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The “Bank of Mum and Dad”

05 May 2017

Recent research by insurer Legal and General has revealed that the “Bank of Mum and Dad” is the UK’s tenth biggest mortgage lender. Soaring house prices, particularly in the south east, mean more and more first and second time buyers are relying on their parents either to provide a substantial deposit or assist with stamp duty costs.

In many cases parents are lending significant amounts of money. Equally, it is estimated that there is £400bn worth of inheritance, much of which will be put to helping new owners onto the housing ladder.

Making provision of a lifetime gift is a well established inheritance tax piece of advice. However for those parents who are helping with deposits - bridging the gap between mortgage-raising capacity - and purchase costs, beware.

Whilst we all do what we can for our children, assistance at the time of purchasing a property can go sour. This year we had a case where the parents had lent £70,000 into their daughter’s property. She subsequently met someone, got married and the parents wanted “their money back”. Unfortunately in the absence of any documentation or legal charge in their favour they simply had to watch as their soon to be ex-son-in-law benefitted from their investment.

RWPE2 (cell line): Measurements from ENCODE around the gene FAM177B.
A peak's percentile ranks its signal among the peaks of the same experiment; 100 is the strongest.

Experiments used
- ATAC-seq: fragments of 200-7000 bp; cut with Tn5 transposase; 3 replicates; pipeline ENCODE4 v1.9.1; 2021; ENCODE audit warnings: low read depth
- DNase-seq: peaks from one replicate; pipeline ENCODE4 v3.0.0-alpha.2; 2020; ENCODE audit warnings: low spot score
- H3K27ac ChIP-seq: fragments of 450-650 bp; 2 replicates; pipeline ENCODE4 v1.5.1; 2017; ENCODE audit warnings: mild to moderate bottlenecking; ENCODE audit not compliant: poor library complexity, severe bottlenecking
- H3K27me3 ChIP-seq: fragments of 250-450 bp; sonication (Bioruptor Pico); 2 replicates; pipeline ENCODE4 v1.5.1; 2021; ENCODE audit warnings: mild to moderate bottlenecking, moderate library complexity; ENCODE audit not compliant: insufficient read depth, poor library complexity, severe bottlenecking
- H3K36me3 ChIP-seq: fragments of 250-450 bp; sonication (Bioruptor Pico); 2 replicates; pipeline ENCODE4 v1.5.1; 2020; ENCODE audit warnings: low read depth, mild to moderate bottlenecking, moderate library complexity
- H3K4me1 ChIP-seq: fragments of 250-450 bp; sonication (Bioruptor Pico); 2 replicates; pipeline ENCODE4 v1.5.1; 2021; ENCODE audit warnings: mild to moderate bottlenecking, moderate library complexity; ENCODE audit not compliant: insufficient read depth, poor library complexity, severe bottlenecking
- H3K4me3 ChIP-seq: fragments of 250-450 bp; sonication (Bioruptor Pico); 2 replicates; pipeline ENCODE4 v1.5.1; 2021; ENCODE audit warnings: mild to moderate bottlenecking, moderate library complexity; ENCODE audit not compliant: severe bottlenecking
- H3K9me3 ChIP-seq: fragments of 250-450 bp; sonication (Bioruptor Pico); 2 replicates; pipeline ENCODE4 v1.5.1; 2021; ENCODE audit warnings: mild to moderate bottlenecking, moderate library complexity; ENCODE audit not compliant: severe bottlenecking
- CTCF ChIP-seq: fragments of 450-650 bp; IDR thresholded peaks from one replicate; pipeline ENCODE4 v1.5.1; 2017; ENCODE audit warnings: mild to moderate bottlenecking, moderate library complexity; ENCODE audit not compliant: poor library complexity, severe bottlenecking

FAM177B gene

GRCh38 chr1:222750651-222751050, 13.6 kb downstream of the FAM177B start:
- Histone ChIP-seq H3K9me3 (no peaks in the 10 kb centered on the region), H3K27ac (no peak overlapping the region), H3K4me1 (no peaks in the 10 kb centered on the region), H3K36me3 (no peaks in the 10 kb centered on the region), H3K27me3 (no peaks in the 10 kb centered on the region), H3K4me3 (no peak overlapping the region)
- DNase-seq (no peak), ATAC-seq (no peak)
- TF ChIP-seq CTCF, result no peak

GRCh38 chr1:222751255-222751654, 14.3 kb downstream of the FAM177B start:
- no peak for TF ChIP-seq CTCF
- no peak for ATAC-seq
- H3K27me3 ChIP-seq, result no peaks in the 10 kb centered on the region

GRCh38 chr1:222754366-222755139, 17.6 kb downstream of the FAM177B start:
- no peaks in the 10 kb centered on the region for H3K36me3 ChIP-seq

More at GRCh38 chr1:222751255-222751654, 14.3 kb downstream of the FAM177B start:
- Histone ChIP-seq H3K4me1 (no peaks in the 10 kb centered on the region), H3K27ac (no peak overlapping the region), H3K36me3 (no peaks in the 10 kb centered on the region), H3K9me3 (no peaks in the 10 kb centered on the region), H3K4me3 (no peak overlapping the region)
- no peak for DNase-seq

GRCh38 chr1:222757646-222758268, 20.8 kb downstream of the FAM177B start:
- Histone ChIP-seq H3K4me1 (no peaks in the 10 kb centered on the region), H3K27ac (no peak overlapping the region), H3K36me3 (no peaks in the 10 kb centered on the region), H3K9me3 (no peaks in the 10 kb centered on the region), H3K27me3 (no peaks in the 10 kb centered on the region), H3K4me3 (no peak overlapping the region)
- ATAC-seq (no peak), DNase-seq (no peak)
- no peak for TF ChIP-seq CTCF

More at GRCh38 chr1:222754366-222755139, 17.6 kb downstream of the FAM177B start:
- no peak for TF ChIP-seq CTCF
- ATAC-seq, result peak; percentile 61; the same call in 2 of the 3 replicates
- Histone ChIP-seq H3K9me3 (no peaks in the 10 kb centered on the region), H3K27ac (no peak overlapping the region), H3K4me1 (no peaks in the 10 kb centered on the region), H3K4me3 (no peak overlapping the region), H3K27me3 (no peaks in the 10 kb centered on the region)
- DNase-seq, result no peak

Increasingly, parents who are investing in property for sons and daughters are becoming aware it is better to have some agreement in place than nothing. This might even run to a cohabitation agreement or in some cases pre-nuptial agreement.

Another area where the Bank of Mum and Dad is helping is the buy-to-let market. As many first time buyers are unable to afford even the simplest of starter flats, parents are stepping in and in some cases letting their properties to their children. In this situation it is important to have tenancy agreements in place to keep the transactions at arm’s length to ensure that any partners do not acquire any long term rights of occupation. 

The whole issue of housing and the disparity between north and south will become a national issue with questions around whether home ownership is becoming something for the wealthy only.

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